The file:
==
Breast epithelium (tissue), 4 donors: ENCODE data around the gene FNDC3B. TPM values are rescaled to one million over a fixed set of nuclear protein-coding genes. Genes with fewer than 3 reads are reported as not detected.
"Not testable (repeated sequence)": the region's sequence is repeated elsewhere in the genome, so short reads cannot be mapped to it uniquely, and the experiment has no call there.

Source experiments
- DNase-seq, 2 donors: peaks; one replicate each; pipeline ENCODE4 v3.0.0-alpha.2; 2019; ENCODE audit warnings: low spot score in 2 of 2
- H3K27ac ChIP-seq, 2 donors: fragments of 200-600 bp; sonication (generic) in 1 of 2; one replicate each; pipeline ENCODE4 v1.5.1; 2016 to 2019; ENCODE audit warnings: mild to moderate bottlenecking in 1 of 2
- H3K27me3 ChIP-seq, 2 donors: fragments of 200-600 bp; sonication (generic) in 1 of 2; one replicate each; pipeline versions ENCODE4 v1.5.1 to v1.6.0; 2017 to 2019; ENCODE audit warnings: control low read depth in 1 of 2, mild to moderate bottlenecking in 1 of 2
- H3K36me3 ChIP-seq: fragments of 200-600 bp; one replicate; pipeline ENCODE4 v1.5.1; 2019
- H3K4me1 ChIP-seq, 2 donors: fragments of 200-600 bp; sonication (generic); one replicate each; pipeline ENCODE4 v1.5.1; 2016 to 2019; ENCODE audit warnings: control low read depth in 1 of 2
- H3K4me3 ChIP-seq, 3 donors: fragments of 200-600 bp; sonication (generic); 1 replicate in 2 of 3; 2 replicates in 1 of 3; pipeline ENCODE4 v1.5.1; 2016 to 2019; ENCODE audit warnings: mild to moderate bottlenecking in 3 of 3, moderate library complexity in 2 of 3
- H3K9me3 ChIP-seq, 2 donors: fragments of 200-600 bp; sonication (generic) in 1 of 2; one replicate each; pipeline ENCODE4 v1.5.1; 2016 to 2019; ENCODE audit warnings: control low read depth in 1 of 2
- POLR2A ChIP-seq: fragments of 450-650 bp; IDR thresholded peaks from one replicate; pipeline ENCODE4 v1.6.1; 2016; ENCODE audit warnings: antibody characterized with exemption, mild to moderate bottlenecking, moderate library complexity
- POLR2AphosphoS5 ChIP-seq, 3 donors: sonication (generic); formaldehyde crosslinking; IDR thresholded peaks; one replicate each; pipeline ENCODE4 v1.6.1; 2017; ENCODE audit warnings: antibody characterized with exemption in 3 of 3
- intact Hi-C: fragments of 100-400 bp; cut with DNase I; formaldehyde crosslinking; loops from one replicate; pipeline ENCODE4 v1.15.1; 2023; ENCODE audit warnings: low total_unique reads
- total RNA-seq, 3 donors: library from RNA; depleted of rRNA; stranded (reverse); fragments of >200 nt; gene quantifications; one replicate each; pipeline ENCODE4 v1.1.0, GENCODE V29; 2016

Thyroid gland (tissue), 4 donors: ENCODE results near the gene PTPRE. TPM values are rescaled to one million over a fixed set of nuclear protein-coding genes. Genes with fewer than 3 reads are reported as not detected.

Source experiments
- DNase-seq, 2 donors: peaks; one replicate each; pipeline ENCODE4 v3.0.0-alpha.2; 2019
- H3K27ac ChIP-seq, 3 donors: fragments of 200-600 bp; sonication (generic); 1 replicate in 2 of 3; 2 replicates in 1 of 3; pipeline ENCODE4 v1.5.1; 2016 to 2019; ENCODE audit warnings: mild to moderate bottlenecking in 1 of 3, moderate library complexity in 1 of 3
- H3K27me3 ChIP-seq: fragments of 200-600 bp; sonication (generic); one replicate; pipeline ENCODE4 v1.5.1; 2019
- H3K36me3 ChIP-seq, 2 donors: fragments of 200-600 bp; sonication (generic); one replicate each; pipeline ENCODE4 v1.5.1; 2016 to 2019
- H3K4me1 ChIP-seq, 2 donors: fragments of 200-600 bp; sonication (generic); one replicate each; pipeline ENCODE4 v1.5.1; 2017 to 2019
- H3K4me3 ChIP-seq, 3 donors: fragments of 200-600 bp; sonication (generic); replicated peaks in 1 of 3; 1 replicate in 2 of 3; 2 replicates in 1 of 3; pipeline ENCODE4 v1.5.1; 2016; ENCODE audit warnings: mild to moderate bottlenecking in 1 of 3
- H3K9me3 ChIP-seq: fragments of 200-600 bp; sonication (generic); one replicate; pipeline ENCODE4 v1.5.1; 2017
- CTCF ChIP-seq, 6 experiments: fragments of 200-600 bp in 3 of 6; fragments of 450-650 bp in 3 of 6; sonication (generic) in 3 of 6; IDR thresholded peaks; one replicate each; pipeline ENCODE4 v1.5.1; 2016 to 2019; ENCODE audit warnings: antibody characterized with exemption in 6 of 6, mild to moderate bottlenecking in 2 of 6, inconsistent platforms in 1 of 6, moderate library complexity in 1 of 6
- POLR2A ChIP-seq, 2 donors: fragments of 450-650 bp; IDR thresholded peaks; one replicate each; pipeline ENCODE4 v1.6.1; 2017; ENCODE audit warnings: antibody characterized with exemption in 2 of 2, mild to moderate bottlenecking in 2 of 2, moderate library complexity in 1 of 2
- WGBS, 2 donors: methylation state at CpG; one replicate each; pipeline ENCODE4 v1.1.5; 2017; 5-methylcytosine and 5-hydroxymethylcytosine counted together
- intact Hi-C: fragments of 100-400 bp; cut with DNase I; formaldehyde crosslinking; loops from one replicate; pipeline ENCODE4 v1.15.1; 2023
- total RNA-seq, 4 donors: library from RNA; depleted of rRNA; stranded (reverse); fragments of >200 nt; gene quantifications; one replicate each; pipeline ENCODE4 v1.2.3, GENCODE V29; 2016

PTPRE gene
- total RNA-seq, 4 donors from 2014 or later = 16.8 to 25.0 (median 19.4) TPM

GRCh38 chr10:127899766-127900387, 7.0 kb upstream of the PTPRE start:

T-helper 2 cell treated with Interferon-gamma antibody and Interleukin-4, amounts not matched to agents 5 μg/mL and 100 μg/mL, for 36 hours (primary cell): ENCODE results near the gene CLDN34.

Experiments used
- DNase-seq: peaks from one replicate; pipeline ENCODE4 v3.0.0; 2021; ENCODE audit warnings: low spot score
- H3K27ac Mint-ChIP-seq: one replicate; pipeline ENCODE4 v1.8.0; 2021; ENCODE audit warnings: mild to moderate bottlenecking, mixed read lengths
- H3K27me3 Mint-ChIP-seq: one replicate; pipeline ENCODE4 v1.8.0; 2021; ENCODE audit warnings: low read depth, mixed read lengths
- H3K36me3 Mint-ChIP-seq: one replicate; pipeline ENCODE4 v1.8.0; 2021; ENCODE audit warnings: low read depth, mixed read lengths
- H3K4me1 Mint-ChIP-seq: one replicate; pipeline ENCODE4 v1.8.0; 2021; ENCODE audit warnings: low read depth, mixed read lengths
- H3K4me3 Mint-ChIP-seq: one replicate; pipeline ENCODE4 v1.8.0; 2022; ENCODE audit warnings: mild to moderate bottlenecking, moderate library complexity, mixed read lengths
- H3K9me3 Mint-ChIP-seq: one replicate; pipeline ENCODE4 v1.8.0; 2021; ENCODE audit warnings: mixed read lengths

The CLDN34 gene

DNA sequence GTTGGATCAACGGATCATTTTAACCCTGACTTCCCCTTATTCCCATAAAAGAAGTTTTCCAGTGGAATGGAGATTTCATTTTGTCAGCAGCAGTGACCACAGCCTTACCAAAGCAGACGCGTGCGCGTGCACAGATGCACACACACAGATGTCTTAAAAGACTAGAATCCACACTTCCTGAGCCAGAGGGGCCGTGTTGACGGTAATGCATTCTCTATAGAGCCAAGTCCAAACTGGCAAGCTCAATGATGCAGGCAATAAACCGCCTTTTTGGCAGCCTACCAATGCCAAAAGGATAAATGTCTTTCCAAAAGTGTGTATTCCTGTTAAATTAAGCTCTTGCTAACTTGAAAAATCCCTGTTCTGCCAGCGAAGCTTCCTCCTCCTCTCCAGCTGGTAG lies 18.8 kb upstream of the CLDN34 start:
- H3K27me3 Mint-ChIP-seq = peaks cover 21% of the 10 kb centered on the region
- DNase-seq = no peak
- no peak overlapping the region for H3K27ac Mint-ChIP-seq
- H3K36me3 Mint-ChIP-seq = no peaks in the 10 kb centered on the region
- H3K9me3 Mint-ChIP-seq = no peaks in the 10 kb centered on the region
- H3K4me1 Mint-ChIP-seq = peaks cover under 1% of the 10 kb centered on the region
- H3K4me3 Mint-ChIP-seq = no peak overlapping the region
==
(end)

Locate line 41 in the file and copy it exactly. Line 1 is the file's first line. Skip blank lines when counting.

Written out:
The CLDN34 gene